Inflation forces up the cost of retirement – now you’ll need $71,000 to pay the bills

A comfortable retirement now needs an annual income of $71,724 for a couple, according to the Association of Superannuation Funds of Australia.

Nov 29, 2023, updated Nov 29, 2023
Retirement costs climbed in the September quarter (file photo)

Retirement costs climbed in the September quarter (file photo)

The sum increased 1.3 per cent in the September quarter. ASFA said Australian retirees continued to face significant cost pressures on their household budgets across a range of expenditure items.

The annual expenditure needed by singles rose 1.5 per cent to $50,981, taking the annual increase to 5.5 per cent. This was about the same as the 5.4 per cent increase in the general CPI.

“Retiree budgets have been under sustained pressure for the last two years,” said ASFA interim chief executive Leeanne Turner.

“In the past 12 months alone utility prices have surged more than 12 per cent as the cost of electricity, water, and gas continues to rise.”

The cost of electricity was up on average by 4.2 per cent in the September quarter.

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The cost increase was even greater for households not eligible for electricity rebates. This includes retiree households in a number of States who are not eligible for the age pension or the seniors Health Care Card. Excluding the rebates, electricity prices increased 18.6 per cent.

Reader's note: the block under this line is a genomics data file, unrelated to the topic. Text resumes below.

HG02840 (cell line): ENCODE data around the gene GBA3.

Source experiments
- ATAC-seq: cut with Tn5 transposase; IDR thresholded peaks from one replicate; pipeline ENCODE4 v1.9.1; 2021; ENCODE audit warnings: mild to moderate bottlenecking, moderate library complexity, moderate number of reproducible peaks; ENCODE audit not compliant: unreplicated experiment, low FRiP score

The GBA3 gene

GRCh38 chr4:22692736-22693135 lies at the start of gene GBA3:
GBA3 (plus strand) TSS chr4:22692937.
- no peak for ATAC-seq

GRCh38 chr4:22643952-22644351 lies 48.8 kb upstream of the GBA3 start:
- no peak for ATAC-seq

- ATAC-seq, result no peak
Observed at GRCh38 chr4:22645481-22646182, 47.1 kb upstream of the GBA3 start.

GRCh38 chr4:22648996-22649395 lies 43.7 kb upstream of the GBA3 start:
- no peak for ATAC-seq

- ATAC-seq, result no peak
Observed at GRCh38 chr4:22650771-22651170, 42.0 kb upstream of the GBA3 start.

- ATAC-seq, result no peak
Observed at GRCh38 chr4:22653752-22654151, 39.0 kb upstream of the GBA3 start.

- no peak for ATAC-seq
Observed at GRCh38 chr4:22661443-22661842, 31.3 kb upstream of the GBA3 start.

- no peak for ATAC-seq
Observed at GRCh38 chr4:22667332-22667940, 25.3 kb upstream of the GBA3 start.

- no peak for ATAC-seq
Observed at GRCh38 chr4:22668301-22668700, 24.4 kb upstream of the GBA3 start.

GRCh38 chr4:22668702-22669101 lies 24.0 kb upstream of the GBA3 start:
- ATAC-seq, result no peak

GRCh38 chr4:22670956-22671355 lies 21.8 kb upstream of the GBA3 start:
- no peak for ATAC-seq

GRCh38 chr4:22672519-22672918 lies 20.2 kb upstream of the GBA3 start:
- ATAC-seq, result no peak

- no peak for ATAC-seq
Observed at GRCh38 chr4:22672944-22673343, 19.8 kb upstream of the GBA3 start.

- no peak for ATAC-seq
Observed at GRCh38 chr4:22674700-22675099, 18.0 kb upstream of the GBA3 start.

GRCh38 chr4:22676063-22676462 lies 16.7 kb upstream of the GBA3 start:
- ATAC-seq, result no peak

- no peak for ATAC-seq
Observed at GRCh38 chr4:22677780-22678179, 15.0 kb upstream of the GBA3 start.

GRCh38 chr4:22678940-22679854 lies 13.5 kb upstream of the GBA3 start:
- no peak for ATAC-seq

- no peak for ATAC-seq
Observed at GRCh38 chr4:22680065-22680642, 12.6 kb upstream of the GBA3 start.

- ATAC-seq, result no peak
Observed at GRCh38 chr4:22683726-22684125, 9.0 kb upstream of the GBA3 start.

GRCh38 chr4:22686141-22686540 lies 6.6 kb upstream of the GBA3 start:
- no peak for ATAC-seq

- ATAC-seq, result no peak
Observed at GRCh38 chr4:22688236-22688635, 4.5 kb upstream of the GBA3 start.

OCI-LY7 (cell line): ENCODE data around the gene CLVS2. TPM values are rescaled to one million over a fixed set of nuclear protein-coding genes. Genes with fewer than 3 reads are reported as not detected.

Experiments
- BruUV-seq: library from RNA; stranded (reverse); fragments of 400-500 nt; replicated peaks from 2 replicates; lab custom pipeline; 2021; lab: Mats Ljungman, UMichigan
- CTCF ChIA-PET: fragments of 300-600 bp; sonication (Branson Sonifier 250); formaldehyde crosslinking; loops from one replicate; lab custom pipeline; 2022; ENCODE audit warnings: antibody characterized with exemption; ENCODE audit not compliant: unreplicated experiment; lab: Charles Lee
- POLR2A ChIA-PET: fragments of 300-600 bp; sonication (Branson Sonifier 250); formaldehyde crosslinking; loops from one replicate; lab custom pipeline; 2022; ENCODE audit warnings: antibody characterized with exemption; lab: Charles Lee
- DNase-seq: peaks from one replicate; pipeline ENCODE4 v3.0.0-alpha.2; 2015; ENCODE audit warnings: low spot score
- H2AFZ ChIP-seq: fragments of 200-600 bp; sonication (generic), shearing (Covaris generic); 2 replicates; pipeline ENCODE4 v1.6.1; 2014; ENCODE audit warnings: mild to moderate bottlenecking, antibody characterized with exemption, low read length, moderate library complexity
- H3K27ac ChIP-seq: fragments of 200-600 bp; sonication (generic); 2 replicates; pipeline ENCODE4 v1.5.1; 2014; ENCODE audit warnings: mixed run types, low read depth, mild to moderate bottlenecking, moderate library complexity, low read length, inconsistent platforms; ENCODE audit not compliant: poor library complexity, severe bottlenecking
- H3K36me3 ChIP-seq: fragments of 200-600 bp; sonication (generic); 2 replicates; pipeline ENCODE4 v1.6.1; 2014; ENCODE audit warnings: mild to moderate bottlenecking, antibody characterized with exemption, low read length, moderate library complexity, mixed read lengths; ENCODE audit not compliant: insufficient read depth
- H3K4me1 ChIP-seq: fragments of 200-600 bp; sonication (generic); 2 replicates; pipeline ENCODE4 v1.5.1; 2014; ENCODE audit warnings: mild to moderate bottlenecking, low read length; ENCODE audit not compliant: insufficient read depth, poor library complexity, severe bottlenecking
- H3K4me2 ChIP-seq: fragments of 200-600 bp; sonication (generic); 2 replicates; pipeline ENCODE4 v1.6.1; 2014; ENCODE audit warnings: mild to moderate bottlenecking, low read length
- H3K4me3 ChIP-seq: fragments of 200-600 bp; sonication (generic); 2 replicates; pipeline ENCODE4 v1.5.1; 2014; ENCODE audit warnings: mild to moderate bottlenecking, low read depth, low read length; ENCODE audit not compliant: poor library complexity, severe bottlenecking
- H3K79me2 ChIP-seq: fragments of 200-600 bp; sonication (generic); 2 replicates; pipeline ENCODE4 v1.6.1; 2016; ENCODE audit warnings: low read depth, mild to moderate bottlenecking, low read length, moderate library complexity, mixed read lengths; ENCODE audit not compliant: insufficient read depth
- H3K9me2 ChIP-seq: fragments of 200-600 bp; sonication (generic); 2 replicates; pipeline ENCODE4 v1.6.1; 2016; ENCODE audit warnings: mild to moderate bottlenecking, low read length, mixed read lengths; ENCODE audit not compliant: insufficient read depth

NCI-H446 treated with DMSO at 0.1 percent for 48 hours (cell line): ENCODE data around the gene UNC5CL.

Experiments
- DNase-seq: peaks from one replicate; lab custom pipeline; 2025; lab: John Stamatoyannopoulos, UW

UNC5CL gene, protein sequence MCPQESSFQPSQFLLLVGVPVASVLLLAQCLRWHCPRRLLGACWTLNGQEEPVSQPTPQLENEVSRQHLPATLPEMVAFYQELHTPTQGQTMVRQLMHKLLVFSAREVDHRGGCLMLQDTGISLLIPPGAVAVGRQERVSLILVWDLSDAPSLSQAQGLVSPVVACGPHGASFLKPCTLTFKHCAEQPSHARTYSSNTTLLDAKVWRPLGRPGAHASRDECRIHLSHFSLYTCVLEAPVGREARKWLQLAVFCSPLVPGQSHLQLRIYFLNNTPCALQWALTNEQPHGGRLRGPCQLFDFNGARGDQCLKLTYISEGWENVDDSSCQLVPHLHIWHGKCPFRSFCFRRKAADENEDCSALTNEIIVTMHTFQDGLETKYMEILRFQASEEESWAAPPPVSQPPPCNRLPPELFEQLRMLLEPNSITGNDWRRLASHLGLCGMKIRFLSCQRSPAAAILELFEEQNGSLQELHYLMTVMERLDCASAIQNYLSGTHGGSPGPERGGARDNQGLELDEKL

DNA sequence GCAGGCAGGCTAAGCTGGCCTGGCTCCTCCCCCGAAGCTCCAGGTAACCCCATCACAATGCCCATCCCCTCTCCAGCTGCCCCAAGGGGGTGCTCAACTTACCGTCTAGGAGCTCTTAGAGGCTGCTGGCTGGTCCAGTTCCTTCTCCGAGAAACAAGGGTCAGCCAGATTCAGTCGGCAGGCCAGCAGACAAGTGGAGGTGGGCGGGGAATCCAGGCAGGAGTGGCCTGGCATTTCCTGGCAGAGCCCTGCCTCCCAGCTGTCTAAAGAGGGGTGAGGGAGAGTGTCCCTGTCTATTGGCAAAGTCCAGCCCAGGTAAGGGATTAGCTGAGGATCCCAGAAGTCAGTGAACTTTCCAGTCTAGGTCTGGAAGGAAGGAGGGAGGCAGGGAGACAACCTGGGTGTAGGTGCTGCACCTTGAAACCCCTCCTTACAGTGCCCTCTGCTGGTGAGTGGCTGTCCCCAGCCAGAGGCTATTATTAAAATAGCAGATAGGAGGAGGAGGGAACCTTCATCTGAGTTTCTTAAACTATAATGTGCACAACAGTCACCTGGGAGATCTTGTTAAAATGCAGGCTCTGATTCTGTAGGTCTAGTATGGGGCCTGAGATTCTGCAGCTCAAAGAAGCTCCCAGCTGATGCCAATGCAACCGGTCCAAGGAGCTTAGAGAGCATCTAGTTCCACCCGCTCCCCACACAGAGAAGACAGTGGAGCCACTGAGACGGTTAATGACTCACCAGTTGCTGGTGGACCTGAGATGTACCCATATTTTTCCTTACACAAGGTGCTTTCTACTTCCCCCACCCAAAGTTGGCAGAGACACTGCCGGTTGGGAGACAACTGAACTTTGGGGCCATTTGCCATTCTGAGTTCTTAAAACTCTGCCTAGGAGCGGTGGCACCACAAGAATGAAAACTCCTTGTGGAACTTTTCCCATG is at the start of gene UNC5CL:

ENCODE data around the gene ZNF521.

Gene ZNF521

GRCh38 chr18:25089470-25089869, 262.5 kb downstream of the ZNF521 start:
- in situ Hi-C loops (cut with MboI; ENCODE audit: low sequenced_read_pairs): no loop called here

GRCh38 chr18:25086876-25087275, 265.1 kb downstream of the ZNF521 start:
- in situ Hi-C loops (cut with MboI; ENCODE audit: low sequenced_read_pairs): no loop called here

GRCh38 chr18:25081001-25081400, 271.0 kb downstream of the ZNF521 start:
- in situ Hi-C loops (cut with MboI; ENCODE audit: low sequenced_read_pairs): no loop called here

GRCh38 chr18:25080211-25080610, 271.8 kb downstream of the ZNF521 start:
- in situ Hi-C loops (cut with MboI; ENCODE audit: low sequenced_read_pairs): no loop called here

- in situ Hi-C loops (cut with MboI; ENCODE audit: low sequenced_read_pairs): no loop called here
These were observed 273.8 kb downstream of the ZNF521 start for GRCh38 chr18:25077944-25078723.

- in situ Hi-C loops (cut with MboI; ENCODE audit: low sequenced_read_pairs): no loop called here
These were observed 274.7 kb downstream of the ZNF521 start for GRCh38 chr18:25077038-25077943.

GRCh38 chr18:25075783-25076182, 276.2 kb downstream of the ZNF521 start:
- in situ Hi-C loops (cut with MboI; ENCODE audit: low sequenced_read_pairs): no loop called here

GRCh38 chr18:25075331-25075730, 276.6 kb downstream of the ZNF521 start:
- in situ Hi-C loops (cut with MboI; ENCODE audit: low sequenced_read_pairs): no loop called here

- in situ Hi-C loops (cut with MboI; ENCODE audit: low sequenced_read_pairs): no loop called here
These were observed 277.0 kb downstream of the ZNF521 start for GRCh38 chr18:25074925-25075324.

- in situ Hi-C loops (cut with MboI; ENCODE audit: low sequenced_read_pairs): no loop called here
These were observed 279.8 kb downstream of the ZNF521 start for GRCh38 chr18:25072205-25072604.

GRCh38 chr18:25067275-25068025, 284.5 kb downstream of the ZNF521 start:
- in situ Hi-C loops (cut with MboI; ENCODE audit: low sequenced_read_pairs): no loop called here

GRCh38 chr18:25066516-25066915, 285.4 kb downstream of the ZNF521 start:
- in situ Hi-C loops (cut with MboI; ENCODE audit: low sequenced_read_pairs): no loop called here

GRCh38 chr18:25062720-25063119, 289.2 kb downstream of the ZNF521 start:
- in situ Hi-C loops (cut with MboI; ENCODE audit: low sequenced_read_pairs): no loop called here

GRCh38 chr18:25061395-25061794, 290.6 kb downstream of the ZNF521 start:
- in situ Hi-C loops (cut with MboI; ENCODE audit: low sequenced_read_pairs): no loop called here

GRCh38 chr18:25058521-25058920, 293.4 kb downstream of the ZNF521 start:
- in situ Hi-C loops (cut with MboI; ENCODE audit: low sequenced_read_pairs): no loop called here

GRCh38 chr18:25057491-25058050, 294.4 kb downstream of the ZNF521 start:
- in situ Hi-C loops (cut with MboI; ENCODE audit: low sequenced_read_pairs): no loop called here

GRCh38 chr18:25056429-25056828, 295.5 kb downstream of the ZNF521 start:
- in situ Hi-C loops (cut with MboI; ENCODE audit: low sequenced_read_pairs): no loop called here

There also were significant increases in housing costs, with a 4.4 per cent increase in the quarter in council rates, and a 4.7 per cent increase in water and sewerage charges. Typically increases in these categories occur annually in the September quarter.

Increased petrol prices also had a substantial impact.

Automotive fuel prices rose 7.2 per cent in the September quarter, which is the highest quarterly rise since March 2022.

However, there was better news in regard to some other categories of expenditure. Annual food inflation eased to 4.8 per cent in the September quarter, down from 7.5 per cent in the June quarter and the peak of 9.2 per cent in December 2022. Fruit and vegetable prices fell 6.4 per cent compared to 12 months ago.

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